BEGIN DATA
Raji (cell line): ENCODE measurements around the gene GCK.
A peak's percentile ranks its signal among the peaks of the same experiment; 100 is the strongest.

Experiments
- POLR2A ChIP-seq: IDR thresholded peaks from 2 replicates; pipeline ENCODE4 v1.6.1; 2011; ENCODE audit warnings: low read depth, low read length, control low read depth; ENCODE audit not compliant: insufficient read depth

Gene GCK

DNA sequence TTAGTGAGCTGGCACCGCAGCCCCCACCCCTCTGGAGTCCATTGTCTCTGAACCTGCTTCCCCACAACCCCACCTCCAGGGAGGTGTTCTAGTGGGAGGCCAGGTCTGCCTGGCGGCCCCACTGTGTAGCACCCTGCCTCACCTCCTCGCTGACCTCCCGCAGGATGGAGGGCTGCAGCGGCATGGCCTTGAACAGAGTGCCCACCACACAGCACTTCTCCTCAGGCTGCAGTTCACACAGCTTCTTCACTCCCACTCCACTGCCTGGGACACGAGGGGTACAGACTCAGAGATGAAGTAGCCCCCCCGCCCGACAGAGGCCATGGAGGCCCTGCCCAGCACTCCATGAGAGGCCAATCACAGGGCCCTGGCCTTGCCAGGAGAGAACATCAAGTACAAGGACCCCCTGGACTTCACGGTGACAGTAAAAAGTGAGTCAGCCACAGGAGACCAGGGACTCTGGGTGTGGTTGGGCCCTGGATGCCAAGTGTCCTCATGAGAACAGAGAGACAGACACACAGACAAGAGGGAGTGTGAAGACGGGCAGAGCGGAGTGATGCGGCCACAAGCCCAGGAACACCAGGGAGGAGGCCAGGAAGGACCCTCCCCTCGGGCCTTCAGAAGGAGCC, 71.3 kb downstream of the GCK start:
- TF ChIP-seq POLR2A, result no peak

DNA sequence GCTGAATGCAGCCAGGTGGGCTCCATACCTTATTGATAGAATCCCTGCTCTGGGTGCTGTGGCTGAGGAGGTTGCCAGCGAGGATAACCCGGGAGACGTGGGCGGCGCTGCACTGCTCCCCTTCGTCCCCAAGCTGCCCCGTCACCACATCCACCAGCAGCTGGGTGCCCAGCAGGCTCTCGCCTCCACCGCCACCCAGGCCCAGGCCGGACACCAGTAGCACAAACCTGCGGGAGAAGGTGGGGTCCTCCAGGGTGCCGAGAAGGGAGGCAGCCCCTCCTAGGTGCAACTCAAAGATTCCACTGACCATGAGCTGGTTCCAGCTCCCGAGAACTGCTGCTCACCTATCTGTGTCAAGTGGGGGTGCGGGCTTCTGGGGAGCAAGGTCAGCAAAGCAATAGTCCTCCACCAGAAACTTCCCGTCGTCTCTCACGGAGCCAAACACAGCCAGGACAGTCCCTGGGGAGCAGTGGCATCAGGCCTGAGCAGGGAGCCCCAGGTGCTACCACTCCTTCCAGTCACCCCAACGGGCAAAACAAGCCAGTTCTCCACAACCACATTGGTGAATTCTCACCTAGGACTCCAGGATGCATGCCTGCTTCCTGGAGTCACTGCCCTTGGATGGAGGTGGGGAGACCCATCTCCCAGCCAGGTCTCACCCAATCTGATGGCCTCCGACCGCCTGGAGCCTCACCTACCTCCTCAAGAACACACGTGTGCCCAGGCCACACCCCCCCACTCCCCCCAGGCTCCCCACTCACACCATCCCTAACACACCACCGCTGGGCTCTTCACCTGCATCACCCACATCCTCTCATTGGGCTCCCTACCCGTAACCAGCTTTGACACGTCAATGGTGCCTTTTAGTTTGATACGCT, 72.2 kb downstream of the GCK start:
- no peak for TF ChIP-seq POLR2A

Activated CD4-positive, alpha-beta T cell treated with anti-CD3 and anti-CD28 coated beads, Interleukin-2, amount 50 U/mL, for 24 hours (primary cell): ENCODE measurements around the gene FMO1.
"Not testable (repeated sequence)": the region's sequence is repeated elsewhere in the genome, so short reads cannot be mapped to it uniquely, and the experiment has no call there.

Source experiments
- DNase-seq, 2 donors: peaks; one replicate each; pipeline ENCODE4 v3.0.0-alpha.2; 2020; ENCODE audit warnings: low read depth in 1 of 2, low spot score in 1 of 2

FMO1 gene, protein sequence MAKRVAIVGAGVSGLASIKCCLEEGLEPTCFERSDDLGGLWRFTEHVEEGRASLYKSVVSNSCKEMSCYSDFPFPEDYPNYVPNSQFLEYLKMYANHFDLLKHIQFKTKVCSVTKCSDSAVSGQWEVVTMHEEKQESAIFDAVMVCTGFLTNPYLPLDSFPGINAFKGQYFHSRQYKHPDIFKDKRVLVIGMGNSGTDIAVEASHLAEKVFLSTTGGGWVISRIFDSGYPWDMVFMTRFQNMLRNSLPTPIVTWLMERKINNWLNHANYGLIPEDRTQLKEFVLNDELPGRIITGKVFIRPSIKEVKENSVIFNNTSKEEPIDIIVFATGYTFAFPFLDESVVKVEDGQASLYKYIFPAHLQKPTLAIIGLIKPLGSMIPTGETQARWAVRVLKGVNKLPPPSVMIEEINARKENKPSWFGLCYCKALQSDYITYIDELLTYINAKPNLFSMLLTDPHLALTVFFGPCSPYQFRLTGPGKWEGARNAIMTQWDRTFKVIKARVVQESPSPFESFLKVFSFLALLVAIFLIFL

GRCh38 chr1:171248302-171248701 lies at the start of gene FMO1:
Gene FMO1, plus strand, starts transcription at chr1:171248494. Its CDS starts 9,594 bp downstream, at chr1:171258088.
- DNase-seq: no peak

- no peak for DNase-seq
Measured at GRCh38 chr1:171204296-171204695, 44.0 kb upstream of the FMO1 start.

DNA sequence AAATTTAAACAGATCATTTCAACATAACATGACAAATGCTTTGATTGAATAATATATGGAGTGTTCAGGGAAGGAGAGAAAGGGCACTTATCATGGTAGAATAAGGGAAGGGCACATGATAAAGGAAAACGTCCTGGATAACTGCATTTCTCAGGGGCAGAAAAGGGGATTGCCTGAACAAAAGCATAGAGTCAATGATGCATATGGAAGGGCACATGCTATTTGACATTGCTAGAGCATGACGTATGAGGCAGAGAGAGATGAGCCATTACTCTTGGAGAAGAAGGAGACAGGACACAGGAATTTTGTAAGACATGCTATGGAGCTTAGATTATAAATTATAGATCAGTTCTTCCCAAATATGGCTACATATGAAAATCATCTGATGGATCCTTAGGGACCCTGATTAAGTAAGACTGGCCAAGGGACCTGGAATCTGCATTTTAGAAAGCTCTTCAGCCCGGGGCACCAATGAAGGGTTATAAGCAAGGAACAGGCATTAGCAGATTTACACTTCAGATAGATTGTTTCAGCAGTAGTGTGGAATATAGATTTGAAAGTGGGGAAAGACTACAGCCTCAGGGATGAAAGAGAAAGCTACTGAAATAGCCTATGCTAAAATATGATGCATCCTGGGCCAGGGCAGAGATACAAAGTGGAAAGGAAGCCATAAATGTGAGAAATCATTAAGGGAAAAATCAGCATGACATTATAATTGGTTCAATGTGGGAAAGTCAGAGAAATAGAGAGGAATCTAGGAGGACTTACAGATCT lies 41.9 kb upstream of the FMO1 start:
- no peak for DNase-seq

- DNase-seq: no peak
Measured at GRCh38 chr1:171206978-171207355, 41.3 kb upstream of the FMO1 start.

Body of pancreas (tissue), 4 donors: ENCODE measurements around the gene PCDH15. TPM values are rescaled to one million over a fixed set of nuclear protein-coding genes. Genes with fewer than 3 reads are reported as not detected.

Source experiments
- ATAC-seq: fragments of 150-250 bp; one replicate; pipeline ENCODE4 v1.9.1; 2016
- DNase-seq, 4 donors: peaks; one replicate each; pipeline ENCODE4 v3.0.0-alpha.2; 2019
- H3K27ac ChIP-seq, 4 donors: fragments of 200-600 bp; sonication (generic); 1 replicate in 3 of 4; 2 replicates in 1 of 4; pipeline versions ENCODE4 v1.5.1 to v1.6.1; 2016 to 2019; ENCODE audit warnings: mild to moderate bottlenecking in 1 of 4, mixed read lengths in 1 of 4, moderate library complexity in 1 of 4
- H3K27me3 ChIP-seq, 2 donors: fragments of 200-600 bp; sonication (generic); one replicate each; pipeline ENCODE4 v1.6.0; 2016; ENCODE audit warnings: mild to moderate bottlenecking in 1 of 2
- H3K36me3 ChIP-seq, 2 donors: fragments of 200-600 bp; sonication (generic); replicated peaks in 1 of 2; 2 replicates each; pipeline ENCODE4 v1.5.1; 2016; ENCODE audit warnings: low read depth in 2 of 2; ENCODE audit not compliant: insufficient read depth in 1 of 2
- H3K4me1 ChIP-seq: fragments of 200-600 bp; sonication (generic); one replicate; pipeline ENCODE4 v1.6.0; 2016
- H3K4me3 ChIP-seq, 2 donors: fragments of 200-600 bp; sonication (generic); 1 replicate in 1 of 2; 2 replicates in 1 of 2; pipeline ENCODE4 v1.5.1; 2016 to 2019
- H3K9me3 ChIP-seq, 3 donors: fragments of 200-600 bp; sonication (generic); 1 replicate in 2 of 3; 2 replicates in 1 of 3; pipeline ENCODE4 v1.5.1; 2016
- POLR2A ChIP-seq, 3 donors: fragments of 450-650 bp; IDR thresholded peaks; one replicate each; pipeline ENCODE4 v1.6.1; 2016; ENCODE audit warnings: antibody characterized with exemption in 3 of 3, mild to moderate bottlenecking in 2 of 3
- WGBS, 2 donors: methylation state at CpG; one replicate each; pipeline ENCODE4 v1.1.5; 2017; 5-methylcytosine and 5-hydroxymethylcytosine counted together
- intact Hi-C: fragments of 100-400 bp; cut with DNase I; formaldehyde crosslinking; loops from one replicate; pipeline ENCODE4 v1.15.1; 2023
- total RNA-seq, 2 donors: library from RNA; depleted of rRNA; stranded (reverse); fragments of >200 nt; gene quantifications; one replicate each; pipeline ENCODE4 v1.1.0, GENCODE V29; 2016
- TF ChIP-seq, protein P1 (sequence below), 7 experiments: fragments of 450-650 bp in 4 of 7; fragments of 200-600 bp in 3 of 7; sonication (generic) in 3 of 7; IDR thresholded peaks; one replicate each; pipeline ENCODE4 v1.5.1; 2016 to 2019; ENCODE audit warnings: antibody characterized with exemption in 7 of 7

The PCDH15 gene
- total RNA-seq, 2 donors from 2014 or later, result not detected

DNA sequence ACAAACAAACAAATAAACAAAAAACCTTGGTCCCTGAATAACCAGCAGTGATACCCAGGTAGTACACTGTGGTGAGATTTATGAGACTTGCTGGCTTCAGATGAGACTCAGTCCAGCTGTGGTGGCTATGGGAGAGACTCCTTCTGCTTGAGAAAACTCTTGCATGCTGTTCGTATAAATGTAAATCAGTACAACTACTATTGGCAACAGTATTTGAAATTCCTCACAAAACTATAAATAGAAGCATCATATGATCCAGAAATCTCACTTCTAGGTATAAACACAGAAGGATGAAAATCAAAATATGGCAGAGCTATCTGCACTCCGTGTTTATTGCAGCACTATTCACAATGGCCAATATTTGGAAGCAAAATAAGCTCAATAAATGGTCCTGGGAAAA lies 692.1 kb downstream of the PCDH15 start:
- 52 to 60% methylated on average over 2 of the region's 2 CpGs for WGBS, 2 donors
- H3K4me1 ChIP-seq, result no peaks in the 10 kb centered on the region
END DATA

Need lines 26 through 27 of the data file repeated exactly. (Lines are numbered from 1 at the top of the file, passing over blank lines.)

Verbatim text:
- ATAC-seq: fragments of 150-250 bp; one replicate; pipeline ENCODE4 v1.9.1; 2016
- DNase-seq, 4 donors: peaks; one replicate each; pipeline ENCODE4 v3.0.0-alpha.2; 2019